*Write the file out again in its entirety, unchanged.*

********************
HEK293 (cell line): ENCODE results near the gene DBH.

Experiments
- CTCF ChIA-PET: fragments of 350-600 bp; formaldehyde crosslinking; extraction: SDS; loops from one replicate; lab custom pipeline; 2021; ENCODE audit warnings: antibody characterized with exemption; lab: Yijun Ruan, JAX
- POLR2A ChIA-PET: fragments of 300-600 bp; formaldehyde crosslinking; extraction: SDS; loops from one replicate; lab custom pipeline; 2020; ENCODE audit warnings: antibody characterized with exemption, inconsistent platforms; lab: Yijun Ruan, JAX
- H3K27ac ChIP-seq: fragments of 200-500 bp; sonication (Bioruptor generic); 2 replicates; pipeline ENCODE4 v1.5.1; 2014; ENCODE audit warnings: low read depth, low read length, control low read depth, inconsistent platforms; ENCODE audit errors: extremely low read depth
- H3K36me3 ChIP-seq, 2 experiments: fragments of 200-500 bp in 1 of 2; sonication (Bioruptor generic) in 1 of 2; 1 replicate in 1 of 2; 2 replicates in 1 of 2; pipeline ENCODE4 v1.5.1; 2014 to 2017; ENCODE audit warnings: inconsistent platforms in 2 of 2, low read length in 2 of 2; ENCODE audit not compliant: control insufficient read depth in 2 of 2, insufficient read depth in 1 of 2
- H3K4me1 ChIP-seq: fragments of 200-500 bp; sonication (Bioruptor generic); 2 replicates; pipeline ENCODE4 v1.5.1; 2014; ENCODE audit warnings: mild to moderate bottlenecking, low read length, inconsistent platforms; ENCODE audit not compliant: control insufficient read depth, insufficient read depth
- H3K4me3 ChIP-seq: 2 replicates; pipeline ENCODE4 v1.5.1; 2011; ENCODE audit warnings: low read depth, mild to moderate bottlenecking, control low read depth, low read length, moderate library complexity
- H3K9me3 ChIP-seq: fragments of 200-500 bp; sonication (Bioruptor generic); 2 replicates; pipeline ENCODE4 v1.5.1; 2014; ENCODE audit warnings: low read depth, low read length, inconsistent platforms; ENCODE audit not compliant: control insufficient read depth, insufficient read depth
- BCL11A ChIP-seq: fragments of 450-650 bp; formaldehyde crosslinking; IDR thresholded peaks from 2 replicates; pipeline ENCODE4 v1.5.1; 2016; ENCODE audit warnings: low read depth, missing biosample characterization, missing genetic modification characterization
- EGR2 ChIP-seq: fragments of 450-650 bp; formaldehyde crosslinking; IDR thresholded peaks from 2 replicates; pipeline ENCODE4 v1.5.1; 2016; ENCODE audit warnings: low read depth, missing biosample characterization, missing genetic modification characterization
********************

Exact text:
HEK293 (cell line): ENCODE results near the gene DBH.

Experiments
- CTCF ChIA-PET: fragments of 350-600 bp; formaldehyde crosslinking; extraction: SDS; loops from one replicate; lab custom pipeline; 2021; ENCODE audit warnings: antibody characterized with exemption; lab: Yijun Ruan, JAX
- POLR2A ChIA-PET: fragments of 300-600 bp; formaldehyde crosslinking; extraction: SDS; loops from one replicate; lab custom pipeline; 2020; ENCODE audit warnings: antibody characterized with exemption, inconsistent platforms; lab: Yijun Ruan, JAX
- H3K27ac ChIP-seq: fragments of 200-500 bp; sonication (Bioruptor generic); 2 replicates; pipeline ENCODE4 v1.5.1; 2014; ENCODE audit warnings: low read depth, low read length, control low read depth, inconsistent platforms; ENCODE audit errors: extremely low read depth
- H3K36me3 ChIP-seq, 2 experiments: fragments of 200-500 bp in 1 of 2; sonication (Bioruptor generic) in 1 of 2; 1 replicate in 1 of 2; 2 replicates in 1 of 2; pipeline ENCODE4 v1.5.1; 2014 to 2017; ENCODE audit warnings: inconsistent platforms in 2 of 2, low read length in 2 of 2; ENCODE audit not compliant: control insufficient read depth in 2 of 2, insufficient read depth in 1 of 2
- H3K4me1 ChIP-seq: fragments of 200-500 bp; sonication (Bioruptor generic); 2 replicates; pipeline ENCODE4 v1.5.1; 2014; ENCODE audit warnings: mild to moderate bottlenecking, low read length, inconsistent platforms; ENCODE audit not compliant: control insufficient read depth, insufficient read depth
- H3K4me3 ChIP-seq: 2 replicates; pipeline ENCODE4 v1.5.1; 2011; ENCODE audit warnings: low read depth, mild to moderate bottlenecking, control low read depth, low read length, moderate library complexity
- H3K9me3 ChIP-seq: fragments of 200-500 bp; sonication (Bioruptor generic); 2 replicates; pipeline ENCODE4 v1.5.1; 2014; ENCODE audit warnings: low read depth, low read length, inconsistent platforms; ENCODE audit not compliant: control insufficient read depth, insufficient read depth
- BCL11A ChIP-seq: fragments of 450-650 bp; formaldehyde crosslinking; IDR thresholded peaks from 2 replicates; pipeline ENCODE4 v1.5.1; 2016; ENCODE audit warnings: low read depth, missing biosample characterization, missing genetic modification characterization
- EGR2 ChIP-seq: fragments of 450-650 bp; formaldehyde crosslinking; IDR thresholded peaks from 2 replicates; pipeline ENCODE4 v1.5.1; 2016; ENCODE audit warnings: low read depth, missing biosample characterization, missing genetic modification characterization